By Jim Schutze
By Rachel Watts
By Lauren Drewes Daniels
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Marshall says he is accustomed to taking heat for his views, which become relevant during insurance disputes and court cases with large damage awards at stake. Over the years, he has been knocked as both a shill for insurance companies—for suggesting that water did most of the damage along the Gulf Coast in Hurricane Katrina—and an enemy of the free market. The later was pinned on him when he advocated requiring mobile home parks in Kansas to provide residents with tornado shelters. The mobile home lobby knocked the idea flat, he says.
For a house hit by an F5 tornado working at full force, even well-fastened anchor bolts wouldn't make a difference. But almost all tornado damage occurs at lesser wind speeds, Marshall says.
Experts spent considerable time debating the strength of the May 27, 1997, tornado that swept through Jarrell, north of Austin, and killed 27 people. Storm-damage photos showing clean-swept foundations where 40 single-family homes once stood lent support to the National Weather Service's official finding that the tornado reached F5 intensity.
But in a report the following year, a team from the federal Building and Fire Research Laboratory concluded that the twister was a tamer F3. Homes in the subdivision, which was located on county land and not regulated by building codes, were poorly constructed, fastened down with nails and likely were knocked down and carried away by lesser winds, the report found.
Government safety warnings, developed from experiences in past tornadoes, instruct people to take shelter in a central, ground-floor room of their house rather than attempt to flee. The risks of taking flight on the roads were borne out in the April 10, 1979, Wichita Falls tornado. Twenty seven of the 42 people killed were attempting to escape the mile-wide wedge funnel in their vehicles.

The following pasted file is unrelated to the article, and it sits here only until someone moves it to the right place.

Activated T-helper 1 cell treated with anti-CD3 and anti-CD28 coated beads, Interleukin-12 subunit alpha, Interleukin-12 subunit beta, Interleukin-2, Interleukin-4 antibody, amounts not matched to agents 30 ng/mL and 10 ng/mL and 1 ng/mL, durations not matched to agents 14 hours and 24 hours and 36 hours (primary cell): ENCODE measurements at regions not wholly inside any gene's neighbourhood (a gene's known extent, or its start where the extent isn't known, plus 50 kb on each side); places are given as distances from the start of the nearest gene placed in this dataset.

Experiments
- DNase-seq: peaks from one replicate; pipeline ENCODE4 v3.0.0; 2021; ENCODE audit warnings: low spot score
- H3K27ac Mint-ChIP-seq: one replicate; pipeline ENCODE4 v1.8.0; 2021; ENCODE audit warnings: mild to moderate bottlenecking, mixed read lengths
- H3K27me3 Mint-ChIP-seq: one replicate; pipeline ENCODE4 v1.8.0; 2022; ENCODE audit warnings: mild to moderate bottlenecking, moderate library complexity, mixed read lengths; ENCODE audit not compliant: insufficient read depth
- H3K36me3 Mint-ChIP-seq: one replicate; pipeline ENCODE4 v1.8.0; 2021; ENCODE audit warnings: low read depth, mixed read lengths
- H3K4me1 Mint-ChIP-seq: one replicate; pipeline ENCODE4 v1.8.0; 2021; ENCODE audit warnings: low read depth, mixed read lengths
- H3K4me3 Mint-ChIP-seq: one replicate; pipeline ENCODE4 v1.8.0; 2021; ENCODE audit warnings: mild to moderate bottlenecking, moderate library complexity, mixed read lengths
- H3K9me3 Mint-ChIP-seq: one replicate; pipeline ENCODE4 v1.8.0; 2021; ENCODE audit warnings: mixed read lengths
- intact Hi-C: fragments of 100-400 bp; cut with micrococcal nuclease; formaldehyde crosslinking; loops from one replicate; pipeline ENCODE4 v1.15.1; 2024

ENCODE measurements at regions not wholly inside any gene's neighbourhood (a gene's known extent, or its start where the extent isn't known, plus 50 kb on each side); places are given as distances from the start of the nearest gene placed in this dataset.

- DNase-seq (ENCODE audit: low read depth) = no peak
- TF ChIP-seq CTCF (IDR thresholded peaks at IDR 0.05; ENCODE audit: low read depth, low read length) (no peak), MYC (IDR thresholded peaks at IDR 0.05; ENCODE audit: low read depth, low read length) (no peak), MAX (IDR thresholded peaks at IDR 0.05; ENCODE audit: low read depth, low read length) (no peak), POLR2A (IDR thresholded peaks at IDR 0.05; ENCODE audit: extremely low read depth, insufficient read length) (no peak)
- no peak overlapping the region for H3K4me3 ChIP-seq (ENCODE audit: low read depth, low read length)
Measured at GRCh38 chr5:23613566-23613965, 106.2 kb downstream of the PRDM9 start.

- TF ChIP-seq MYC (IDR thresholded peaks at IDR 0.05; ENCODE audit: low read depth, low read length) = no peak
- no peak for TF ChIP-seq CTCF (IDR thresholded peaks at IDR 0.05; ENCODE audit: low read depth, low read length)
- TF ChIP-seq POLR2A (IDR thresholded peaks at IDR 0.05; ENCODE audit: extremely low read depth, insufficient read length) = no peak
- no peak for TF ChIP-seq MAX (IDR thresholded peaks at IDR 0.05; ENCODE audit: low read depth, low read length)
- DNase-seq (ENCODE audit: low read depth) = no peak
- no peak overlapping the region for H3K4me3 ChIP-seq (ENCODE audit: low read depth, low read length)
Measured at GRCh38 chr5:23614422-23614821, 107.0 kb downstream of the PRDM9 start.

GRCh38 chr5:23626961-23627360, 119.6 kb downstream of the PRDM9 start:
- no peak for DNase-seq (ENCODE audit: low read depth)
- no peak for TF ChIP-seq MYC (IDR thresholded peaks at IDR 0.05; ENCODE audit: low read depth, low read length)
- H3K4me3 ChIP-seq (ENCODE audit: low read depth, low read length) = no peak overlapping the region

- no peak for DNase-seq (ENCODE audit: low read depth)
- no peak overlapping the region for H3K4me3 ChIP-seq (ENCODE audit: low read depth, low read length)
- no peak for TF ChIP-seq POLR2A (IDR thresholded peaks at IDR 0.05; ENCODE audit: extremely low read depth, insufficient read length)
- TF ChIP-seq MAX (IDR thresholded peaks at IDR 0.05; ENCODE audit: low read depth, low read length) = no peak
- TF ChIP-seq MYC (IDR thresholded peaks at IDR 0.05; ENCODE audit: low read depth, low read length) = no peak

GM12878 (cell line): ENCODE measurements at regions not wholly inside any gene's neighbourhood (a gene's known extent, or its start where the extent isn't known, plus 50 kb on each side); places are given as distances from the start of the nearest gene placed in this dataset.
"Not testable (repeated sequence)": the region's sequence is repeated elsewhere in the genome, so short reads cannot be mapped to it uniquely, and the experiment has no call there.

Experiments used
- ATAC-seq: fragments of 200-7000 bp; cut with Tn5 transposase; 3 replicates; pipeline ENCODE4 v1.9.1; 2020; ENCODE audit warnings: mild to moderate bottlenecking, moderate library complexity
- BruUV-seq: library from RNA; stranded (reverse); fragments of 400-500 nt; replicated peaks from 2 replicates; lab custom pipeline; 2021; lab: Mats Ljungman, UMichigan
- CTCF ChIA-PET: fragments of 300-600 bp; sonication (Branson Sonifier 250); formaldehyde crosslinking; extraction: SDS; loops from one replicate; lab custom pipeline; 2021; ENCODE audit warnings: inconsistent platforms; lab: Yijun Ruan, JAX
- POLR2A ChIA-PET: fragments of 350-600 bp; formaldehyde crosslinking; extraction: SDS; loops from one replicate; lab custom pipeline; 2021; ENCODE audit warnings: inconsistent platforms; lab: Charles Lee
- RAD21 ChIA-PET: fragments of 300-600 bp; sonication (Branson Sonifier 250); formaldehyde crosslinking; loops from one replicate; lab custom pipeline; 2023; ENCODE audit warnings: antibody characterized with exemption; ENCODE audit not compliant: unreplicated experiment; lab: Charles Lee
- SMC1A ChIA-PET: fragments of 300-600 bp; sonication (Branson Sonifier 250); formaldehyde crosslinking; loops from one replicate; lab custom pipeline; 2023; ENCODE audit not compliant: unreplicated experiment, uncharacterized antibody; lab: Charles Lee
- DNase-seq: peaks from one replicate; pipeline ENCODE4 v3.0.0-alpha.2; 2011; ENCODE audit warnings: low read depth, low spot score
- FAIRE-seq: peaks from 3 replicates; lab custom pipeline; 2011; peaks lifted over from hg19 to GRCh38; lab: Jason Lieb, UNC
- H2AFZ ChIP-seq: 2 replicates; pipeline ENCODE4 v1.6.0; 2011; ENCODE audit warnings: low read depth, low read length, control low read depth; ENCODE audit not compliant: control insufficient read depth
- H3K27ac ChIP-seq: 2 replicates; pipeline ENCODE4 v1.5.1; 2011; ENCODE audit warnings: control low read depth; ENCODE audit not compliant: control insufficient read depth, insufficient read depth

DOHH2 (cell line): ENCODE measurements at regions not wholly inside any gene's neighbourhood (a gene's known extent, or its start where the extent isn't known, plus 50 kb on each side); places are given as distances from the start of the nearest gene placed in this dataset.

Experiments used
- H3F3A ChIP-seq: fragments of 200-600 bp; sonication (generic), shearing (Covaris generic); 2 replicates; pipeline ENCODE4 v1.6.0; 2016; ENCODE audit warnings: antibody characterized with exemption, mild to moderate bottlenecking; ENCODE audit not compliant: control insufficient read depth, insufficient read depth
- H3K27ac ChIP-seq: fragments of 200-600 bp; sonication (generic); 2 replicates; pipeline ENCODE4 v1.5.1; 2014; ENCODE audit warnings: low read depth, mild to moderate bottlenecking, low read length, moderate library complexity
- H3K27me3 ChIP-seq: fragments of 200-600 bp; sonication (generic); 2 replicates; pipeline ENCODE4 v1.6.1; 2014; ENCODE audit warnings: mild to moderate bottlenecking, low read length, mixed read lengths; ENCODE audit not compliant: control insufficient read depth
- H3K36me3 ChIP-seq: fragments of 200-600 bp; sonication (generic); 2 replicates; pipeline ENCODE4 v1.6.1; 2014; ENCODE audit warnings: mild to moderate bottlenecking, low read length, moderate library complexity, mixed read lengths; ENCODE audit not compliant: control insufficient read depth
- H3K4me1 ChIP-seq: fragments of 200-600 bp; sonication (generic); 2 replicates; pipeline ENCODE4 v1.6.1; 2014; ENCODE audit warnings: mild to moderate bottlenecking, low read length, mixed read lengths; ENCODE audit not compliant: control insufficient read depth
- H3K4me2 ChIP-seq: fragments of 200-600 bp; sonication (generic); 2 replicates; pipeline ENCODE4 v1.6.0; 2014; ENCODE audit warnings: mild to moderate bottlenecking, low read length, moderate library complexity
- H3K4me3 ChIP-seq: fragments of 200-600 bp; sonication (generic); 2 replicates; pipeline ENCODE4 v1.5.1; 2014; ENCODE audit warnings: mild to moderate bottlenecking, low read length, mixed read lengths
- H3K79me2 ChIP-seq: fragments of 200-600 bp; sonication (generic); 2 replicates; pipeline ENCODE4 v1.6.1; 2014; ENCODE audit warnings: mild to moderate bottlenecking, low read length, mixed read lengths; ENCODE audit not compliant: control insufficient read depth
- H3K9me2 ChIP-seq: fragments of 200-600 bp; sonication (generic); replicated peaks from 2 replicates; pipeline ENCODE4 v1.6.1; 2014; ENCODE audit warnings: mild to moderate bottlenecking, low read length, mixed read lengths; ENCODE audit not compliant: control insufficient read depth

Advice to stay put worked poorly in Jarrell, but extensive reviews of the Oklahoma F5 suggest it served people well there. Emergency officials in Moore estimate that 2,000 people were in the twister's path and took shelter, like the Bernich family, by huddling low in their house's or apartment's interior rooms. Just three were killed, an outcome federal officials describe as remarkable given the tornado's intensity.
Photos and video footage of the damage show trees stripped to their trunks and houses reduced to lumber piles. But a closer look shows many homes survived with a few interior walls standing—just enough space to furnish shelter. "We found that the majority of people who sought shelter inside their homes survived the tornado without serious injury," says Marshall, who worked with a Texas Tech team surveying the damage. In a report on its findings published in 2002 in the journal "Weather and Forecasting," Marshall wrote that in developed areas, tornado damage begets more tornado damage. "As homes broke apart, their debris impacted neighboring homes, compromising them as well."
Except in rare instances, such as a subdivision that was flattened less than a mile east of where he videotaped the twister, better-built homes survived.
Still, a tornado loose in Dallas with the power of the one he witnessed less than 200 miles from here would be, in his words, "a disaster of unprecedented proportions." And it could happen, adds Marshall. "I hate to Mr. Doom and Gloom about it, but every year without a major strike here just adds to the apathy that is out there."